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how full is the expansion tank?

how full is the expansion tank?

how full is the expansion tank?

We have a hydraulic skid with an expansion tank with a bladder inside.  It is plumbed into the piping near the pump inlet. The assembled system is carefully conditioned and bled.  The topside of the bladder get charged to a few psi with Nitrogen.  Thoughtful folks would like to be able to Confirm how full the system is from time to time.

Is there an inexpensive method of checking the approximate fluid level, or at least confirming it is above some minimum level? An electronic signal output would be nice for monitoring, but even a visual method would be better than nothing.

I've been thinking about a sight glass toward the bottom of the exp tank, but don't know if bladder diaphragms can survive rolling across a potentially sharp edged hole, plus the skid is already made. Maybe a level sensor in the plumbing near the bottom of the exp tank.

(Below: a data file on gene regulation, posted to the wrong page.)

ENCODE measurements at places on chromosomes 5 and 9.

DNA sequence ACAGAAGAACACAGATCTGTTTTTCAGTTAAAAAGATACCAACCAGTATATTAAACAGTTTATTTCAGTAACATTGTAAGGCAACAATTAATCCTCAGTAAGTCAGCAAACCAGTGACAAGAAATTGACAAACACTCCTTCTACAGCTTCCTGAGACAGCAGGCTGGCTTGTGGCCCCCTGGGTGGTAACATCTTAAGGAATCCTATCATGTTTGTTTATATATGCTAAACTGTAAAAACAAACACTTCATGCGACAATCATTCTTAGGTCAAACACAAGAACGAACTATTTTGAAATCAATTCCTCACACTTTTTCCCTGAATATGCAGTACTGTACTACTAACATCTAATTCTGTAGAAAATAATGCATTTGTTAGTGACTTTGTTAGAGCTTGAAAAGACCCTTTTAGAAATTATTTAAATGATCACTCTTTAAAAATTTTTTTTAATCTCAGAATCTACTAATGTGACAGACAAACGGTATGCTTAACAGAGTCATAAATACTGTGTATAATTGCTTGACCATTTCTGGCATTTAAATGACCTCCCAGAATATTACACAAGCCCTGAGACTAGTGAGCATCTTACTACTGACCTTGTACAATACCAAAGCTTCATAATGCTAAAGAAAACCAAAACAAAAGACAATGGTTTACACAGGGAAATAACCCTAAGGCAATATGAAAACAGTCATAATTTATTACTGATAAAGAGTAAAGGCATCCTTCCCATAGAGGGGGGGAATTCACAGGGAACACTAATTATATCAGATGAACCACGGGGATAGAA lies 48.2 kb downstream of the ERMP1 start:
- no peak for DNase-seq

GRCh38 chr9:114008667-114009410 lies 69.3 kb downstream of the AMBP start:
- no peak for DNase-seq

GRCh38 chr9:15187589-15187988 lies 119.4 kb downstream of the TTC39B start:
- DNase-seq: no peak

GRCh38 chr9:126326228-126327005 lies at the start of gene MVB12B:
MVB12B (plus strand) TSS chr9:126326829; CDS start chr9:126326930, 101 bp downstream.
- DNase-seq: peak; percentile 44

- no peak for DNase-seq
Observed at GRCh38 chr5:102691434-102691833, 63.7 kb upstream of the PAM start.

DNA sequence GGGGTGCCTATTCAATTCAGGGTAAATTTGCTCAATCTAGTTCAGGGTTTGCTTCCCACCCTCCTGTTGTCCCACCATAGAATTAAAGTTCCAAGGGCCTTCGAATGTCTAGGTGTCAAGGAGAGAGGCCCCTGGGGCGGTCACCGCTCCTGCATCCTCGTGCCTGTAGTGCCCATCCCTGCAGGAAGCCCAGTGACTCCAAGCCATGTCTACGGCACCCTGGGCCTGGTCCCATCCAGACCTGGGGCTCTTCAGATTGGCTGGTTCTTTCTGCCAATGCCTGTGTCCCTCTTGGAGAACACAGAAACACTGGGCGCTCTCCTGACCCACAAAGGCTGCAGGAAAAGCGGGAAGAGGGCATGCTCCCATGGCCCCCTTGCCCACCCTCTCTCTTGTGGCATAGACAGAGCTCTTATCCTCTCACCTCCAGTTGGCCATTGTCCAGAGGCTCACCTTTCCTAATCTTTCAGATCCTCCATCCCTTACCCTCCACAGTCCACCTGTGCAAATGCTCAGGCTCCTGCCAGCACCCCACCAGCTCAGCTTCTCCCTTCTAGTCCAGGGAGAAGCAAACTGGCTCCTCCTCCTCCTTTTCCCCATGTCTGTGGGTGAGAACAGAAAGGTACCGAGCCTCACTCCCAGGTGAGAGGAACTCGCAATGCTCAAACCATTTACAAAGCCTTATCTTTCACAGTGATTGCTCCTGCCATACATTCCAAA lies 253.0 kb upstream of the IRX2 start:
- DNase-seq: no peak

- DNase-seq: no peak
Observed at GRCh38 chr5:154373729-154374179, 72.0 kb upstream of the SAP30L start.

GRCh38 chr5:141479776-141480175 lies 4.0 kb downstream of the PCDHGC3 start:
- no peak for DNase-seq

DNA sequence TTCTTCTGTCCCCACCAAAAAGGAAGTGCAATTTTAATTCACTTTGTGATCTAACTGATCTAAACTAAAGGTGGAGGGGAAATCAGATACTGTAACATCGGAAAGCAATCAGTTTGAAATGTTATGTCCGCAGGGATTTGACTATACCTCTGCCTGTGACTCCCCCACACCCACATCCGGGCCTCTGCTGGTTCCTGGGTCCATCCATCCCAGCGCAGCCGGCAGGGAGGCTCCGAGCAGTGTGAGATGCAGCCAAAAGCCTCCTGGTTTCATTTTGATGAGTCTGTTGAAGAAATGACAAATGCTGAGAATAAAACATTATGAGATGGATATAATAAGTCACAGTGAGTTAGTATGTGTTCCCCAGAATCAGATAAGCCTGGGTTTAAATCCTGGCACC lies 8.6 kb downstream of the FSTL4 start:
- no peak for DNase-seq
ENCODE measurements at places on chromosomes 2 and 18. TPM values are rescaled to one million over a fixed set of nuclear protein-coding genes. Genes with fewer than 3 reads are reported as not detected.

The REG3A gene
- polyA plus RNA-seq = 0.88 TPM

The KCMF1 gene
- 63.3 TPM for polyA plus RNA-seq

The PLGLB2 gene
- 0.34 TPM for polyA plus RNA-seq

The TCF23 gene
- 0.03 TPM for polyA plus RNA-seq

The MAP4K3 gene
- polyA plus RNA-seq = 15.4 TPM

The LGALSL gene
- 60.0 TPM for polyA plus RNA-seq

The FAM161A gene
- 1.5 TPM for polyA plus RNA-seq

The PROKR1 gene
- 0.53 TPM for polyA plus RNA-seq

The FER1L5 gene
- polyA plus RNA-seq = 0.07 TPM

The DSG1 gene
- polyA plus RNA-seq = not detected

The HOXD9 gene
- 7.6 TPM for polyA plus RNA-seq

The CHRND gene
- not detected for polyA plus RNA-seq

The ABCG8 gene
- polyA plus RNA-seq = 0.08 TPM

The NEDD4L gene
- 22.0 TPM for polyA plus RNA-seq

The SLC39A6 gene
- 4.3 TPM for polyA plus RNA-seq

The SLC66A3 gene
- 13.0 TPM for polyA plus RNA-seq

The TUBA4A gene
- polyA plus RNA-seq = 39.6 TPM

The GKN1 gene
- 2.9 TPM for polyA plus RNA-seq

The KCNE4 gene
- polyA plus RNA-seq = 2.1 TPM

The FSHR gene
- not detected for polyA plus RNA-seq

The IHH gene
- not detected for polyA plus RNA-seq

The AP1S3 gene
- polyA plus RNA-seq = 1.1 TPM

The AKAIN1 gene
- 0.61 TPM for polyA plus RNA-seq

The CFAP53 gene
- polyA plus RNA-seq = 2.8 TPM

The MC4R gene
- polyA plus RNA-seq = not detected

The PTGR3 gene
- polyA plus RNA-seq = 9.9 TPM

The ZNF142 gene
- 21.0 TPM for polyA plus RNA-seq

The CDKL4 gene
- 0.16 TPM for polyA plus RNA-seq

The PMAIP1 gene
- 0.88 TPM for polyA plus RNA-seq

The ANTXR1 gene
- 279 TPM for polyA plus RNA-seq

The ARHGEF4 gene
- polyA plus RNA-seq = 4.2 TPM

Dan Timberlake

RE: how full is the expansion tank?

How about a pressure transducer in the Gas section?

Bud Trinkel CFPE
fluidpower1 @ hotmail.com

RE: how full is the expansion tank?

Is there anywhere in the tank you could drill holes for a common tank wall sight gauge and thermometer?

Alternately, if any ports at bottom and top you could connect small hoses and run them off to a sight gauge mounted remotely. One hose to bottom of gauge, one to top for venting back to top of tank.

Or, Small nylon tubing that you could connect to top and bottom of tank, use that as a sight gauge.

Most sight gauges can easily take 5 psi.

We usually use the square bladders in tank as breathers, don't pressureize, but keeps atmospheric air from going in and out. Made in England, don't recall the name.

If anyone has more common US sources I'd appreciate names.


RE: how full is the expansion tank?

I am wondering that there is a method to calculate by a pressure gauge in the suction of the pump.(usually is fitted)
Considering that a precise gauge can give u the level.
1 ATM = 10330 mmH2O
So if u can find the specific gravity of the fluid i think you can achieve your scope....

RE: how full is the expansion tank?

If you know the volume of the tank you're charging with the nitrogen, and the pressure it was charged at, then the change in volume is inversely proportional to the change in pressure by the ideal gas law which is most likely sufficient at the temperature and pressure range you're working with.  The decrease in volume of the nitrogen is equal to the increase in bladder volume.

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